Welcome to part 2 of our Freebie Photography series where we are exploring the Exposure Trifecta. In our first installment, we discussed the aperture of a lens and how it affects both the light through a lens, and the depth of field when adjusted. If you missed it, you can read Part 1 HERE.
Today, we’ll go over the second of our three primary exposure functions, our shutter speed.
What can one add when it’s all been said before, other than to perhaps reiterate how much they enjoy a perfect harmony of fashion, function and execution.
I’ve been a long time user of Alien Skin’s Exposure software. Of all the film simulation programs I’ve used, none has suited me, my style or my workflow better than Exposure has. Whenever I shoot events, or any personal project series, it has always been my go to program for a replicated filter allowing me to quickly and easily tailor fit and create a variety of final looks. I really benefit from being able to take one particular film preset and adjust the same filter to allow me to quickly get a consistent color profile while accounting for little exposure tweaks for different lighting or the like.
Having purchased and personally used Exposure from version 3, and recently beta testing the last couple, I have also been invited into the Alien Skin family which enables me to offer a personalized discount code along with gaining a sales commission for any referenced sale. While I have long shilled for Alien Skin from my own personal place of use and enjoyment, I now get to sell out a little bit, but with good conscience, because trust me when I say that even if I didn’t make a small commission for sales of this software I’d still be reviewing and talking up this brilliant program just as I have multiple times over the years. If you’re interested in trying it out, upgrading or purchasing Exposure 7, Click HERE to download Exposure via Alien Skin’s website (use code “tysonrobichaud” in the coupon code field to get 10% off any and all Alien Skin Software at checkout).
Come in to hear my thoughts, and see what’s new in Exposure 7.
Halloween is upon us. We’re only a week away from discounted bags of little candies and the beginnings of Christmas decorations adorning every retail outlet. With Topaz currently offering their cool photo enhancement plugin Topaz Clarity at 25% off until this Friday Oct 31st (Click HERE and use code “octclarity”), I thought it would be fun to use it as part of a little tutorial. Last year, when Topaz ReMask went on sale, I used my jack o’lantern as my muse and replaced my head with it. After fielding inquiries about my penchant for replacing my head with pumpkins, cameras and various other objects over the last couple years, I thought I’d take the opportunity to show you how easy it is, while creating a fun family portrait in the meantime. I’ve set up links to download free trials of all the plugins used if you’d like to try it yourself. Come on in…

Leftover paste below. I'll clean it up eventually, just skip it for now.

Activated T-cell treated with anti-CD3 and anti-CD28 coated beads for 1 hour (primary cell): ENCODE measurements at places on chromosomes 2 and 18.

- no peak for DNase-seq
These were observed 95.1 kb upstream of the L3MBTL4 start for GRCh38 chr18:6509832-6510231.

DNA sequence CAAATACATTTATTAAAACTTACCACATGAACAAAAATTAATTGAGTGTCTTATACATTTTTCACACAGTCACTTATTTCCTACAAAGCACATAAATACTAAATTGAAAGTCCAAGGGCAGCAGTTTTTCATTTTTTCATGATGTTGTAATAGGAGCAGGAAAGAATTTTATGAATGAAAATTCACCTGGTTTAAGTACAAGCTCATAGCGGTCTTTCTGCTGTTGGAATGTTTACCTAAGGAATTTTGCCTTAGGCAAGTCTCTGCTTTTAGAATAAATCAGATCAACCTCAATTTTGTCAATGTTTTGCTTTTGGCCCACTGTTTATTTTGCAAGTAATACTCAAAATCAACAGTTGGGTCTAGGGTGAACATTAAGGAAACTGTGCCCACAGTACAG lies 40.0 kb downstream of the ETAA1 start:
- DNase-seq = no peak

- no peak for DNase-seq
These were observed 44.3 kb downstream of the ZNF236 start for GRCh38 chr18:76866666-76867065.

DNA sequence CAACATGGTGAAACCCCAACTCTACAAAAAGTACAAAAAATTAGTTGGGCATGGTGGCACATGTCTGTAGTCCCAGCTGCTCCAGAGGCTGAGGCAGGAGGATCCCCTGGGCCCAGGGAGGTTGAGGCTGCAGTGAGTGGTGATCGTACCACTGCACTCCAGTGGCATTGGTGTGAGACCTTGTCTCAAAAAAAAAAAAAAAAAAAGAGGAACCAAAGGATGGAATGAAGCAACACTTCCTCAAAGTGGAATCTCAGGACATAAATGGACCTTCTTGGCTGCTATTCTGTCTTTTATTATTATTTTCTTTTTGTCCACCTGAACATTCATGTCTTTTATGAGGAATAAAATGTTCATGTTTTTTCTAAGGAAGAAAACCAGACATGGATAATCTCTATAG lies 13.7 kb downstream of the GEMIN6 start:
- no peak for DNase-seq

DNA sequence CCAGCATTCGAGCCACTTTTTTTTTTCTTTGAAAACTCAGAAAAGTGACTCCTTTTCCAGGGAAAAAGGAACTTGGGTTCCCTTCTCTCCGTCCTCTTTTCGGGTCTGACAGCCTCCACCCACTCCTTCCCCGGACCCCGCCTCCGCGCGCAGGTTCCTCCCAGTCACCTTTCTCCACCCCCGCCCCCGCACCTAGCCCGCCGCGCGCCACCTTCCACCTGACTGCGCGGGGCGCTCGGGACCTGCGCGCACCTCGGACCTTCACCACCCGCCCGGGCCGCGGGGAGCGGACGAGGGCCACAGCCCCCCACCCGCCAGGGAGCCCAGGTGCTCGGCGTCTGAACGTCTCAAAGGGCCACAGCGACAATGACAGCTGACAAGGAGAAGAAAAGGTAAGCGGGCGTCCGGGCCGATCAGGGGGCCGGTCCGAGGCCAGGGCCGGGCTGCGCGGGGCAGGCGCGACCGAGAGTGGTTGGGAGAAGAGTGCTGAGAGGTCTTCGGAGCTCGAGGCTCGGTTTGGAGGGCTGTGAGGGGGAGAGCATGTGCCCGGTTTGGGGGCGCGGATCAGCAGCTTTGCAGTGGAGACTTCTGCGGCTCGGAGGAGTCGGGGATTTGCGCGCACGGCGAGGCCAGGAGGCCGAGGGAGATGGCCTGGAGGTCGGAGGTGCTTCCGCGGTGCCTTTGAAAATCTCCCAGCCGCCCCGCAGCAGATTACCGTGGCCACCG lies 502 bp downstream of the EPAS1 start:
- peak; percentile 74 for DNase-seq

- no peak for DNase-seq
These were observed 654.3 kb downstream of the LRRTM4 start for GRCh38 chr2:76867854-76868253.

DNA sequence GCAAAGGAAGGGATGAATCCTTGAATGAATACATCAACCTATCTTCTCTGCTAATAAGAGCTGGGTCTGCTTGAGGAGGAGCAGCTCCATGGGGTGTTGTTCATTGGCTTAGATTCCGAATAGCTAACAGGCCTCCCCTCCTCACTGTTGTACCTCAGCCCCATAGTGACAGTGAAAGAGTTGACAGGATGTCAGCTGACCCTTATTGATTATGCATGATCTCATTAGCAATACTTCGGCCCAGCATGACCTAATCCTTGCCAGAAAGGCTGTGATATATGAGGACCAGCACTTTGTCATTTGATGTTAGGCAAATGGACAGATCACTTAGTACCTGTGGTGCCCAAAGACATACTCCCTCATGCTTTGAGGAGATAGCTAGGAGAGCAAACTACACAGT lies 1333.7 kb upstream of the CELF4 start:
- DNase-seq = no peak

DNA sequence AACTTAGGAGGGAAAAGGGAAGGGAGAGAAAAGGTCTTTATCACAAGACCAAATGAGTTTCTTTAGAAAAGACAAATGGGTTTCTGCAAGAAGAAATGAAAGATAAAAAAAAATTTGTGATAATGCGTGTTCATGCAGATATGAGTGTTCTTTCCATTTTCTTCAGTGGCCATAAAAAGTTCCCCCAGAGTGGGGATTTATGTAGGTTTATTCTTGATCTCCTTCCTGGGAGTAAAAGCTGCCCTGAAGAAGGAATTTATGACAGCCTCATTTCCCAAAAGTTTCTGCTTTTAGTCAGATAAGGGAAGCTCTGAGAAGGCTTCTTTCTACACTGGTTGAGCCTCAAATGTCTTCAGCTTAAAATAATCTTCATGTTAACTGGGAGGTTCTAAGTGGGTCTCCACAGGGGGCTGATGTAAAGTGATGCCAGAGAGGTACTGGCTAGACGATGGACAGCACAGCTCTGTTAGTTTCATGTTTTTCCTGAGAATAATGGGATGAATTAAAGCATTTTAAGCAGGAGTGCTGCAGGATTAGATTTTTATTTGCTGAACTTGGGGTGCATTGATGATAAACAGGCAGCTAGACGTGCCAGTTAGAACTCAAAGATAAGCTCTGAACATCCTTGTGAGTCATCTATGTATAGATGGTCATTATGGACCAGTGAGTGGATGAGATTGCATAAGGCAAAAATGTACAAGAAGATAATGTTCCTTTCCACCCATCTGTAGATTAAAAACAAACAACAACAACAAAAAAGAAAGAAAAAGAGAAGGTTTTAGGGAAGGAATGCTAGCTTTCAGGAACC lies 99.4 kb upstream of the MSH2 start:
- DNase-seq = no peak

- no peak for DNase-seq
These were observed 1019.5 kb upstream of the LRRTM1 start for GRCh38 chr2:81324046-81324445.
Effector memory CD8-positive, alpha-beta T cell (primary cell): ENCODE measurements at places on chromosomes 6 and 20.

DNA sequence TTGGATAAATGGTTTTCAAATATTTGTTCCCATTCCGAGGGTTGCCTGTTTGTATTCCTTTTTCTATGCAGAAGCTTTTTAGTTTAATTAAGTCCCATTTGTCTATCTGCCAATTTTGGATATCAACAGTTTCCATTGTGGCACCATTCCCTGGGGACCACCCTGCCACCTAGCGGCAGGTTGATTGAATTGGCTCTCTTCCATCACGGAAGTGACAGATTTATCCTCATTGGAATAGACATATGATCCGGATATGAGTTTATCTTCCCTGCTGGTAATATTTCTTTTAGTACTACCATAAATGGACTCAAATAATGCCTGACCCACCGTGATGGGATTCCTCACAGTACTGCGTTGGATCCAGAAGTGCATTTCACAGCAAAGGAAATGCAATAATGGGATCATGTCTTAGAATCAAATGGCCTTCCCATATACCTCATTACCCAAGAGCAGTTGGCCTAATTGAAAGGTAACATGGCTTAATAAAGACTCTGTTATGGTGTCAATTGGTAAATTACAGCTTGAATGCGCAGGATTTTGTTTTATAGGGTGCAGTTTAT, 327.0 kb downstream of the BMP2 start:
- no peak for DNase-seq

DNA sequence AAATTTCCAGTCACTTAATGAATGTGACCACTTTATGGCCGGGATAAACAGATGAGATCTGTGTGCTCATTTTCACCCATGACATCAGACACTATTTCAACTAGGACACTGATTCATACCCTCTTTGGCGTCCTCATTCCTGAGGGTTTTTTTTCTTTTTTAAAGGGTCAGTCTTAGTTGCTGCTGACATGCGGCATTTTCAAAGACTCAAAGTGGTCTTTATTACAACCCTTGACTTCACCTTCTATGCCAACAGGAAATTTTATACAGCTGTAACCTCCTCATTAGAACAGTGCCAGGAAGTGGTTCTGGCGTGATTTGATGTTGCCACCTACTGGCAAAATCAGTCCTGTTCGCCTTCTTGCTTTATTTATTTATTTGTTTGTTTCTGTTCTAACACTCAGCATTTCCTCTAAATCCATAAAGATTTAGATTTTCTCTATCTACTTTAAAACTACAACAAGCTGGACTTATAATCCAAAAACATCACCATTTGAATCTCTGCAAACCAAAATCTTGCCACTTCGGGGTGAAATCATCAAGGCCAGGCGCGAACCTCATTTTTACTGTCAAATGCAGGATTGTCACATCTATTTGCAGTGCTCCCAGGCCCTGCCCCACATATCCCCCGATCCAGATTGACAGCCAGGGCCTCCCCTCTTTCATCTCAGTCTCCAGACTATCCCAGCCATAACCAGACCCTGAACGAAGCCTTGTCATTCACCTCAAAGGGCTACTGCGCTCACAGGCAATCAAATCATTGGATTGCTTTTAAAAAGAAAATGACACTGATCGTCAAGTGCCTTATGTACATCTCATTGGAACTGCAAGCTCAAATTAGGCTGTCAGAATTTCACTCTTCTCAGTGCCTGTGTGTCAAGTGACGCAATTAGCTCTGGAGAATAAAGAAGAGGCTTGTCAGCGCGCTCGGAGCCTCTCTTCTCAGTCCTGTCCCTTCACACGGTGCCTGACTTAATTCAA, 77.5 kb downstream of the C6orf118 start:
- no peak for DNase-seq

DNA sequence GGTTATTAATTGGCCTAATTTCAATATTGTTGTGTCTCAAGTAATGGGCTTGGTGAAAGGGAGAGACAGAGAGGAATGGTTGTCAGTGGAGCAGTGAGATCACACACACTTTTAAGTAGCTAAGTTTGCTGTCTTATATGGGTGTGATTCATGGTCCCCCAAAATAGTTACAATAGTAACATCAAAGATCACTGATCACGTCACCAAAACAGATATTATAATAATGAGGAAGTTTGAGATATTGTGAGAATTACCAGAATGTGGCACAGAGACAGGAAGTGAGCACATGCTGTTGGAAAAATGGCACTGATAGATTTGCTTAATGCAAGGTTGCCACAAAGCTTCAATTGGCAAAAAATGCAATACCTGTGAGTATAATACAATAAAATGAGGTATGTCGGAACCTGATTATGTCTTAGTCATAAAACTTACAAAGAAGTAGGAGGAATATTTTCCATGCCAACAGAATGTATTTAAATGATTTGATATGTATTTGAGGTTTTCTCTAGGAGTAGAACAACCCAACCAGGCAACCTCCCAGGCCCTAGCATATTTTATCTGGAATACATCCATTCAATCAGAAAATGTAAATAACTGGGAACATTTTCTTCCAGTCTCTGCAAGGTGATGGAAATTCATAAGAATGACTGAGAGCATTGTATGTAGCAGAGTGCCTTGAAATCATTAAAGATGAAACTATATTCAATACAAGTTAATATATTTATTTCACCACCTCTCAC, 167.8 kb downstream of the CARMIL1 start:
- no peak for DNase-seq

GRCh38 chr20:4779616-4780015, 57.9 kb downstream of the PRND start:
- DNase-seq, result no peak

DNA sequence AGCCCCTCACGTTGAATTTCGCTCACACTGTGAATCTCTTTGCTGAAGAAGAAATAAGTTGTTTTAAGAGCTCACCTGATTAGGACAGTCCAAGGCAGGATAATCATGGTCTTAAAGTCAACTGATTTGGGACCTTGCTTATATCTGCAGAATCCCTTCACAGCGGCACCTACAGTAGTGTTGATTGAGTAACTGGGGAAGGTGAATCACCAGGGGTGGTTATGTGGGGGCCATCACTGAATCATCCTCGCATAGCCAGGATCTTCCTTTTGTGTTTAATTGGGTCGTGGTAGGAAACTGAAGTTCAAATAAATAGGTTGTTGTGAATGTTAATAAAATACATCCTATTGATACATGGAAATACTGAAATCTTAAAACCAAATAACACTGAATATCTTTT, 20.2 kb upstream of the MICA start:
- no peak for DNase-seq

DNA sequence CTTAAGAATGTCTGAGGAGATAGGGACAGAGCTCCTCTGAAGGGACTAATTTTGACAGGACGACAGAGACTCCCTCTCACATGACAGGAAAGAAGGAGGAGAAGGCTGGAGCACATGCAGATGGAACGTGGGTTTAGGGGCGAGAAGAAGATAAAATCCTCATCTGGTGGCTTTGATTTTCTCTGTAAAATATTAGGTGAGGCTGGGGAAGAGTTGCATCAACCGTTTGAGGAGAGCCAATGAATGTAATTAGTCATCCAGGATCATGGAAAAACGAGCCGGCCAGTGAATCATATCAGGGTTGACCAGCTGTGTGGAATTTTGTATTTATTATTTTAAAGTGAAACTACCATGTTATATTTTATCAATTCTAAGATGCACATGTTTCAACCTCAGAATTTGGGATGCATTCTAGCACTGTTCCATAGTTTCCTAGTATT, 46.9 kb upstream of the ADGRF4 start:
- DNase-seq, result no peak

Alien Skin is a company focused on producing very high end and useful software plugins. Two of my favorites from Alien Skin have always been Exposure for the remarkable film emulation filters, and Bokeh for the focus control. Now, Alien Skin has chosen to merge both of these into one super plugin in Exposure 6. Continue reading
If you’ve been waiting for an Alien Skin software sale, now may very well be the time. I’ve not ever seen them offer any more than 50% (I don’t even remember seeing a half off sale in the past!) so it is as good as I’ve seen it!
I like the AS plugins a lot, and have been absolutely loving the new Exposure 5. You can read my take on some of their plugins via the links below, and you can buy any of these directly from AlienSkin.com (click here). I get no kickbacks from Alien Skin, and have no monetary incentive to sell their plugins, I just really enjoy using them and for those who may also be interested, it won’t get much cheaper than this. Go get you some.
Exposure 5, the best gets better
Bokeh 2, blur it out
Snap Art 3, release your inner artist
If you’ve been on the fence about any of the Alien Skin plugins, now might be a great time to pull the trigger. Of course, they offer all of their plugins as full featured, free trials to try before you buy. You have about a week, get at it!
I’m a big fan, if you’d like to read my reviews on some of their plugins that I use and suggest, hit the links below:
Exposure 4 (tons of wonderful color and b/w film filters, a personal fave)
Snap Art 3 (instantly turn images into paintings)
Bokeh 2 (replicate the bokeh from high end lenses, or just have fun obliterating the background)
You can purchase any of the plugins, or bundles directly from Alienskin.com
I know this seems a bit like a sale’s pitch, and something I try not to do with the blog, but I love these plugins, the company they come from and both Jeff and Jimmy are really cool guys, so support ’em if you can.
Most of us have heard of the Sunny 16 rule by where the rule of thumb for “proper” exposure on a sunny day would be setting your aperture to f/16 and your shutter speed to 1 / x, where X = your ISO setting. Basically, at f/16 and shooting at ISO 100, we would set our shutter speed to 1/100 and you’d be set (1/200 at ISO 200, etc). Of course there are other variables to take into consideration depending on your desired outcome or subject, but it gets you close enough. Well, after some trial and error (emphasis on the latter) I came to realize that when shooting the moon, I was having a very hard time properly exposing it. Wanting to eliminate as much noise as possible, I was shooting at lower ISOs and after some more trial I found that I was coming in at about f/5.6- f/8 when spot metering and compensating for the extra brightness (I figured I should account for about 2 full stops over midtone) with the same one over rule as the Sunny 16… This got me wondering if there was in fact a night shooters rule of thumb, and there in fact is…